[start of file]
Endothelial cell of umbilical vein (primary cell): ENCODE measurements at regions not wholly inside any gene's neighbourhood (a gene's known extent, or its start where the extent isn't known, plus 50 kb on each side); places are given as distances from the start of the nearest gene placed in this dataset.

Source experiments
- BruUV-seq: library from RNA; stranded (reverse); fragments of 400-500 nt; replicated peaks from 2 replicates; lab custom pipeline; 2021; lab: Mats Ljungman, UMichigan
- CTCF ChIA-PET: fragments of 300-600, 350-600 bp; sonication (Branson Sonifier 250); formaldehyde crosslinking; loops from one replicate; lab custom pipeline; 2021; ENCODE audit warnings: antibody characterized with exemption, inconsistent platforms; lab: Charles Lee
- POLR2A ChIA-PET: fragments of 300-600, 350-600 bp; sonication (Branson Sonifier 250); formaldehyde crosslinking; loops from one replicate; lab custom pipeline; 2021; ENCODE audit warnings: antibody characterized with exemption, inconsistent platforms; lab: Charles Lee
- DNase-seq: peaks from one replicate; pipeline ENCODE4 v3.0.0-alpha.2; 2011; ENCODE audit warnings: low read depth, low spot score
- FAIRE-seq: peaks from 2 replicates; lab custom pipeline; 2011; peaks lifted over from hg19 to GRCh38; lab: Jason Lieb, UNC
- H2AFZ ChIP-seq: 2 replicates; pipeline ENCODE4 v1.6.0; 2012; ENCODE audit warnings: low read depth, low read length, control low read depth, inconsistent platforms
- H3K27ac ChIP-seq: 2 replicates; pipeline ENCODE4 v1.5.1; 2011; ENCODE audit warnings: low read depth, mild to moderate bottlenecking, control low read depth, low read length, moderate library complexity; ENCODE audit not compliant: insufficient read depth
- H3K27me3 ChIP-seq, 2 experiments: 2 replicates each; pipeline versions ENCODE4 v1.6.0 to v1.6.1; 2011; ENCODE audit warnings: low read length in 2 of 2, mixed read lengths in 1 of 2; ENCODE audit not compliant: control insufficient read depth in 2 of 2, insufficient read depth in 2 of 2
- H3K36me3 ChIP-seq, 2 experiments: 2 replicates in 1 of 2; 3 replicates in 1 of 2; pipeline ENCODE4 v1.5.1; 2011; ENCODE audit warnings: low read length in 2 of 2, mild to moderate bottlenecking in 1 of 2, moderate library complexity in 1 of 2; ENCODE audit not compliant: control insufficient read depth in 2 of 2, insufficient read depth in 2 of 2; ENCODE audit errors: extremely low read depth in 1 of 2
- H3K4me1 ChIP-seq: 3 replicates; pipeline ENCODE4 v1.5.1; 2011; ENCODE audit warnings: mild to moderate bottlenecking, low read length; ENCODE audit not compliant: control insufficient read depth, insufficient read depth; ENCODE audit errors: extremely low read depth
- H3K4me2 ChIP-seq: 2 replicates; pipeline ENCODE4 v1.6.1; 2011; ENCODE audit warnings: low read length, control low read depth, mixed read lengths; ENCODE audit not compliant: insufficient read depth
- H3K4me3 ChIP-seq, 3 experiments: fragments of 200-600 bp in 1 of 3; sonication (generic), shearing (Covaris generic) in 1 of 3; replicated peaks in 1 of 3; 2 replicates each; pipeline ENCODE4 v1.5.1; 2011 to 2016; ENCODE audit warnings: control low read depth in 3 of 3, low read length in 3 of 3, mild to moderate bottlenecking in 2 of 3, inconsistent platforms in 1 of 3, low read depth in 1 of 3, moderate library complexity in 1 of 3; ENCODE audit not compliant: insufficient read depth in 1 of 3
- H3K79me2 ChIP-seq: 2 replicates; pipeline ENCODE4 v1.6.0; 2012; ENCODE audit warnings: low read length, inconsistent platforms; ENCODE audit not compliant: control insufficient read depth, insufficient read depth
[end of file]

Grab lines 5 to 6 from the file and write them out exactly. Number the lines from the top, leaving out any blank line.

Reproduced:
- POLR2A ChIA-PET: fragments of 300-600, 350-600 bp; sonication (Branson Sonifier 250); formaldehyde crosslinking; loops from one replicate; lab custom pipeline; 2021; ENCODE audit warnings: antibody characterized with exemption, inconsistent platforms; lab: Charles Lee
- DNase-seq: peaks from one replicate; pipeline ENCODE4 v3.0.0-alpha.2; 2011; ENCODE audit warnings: low read depth, low spot score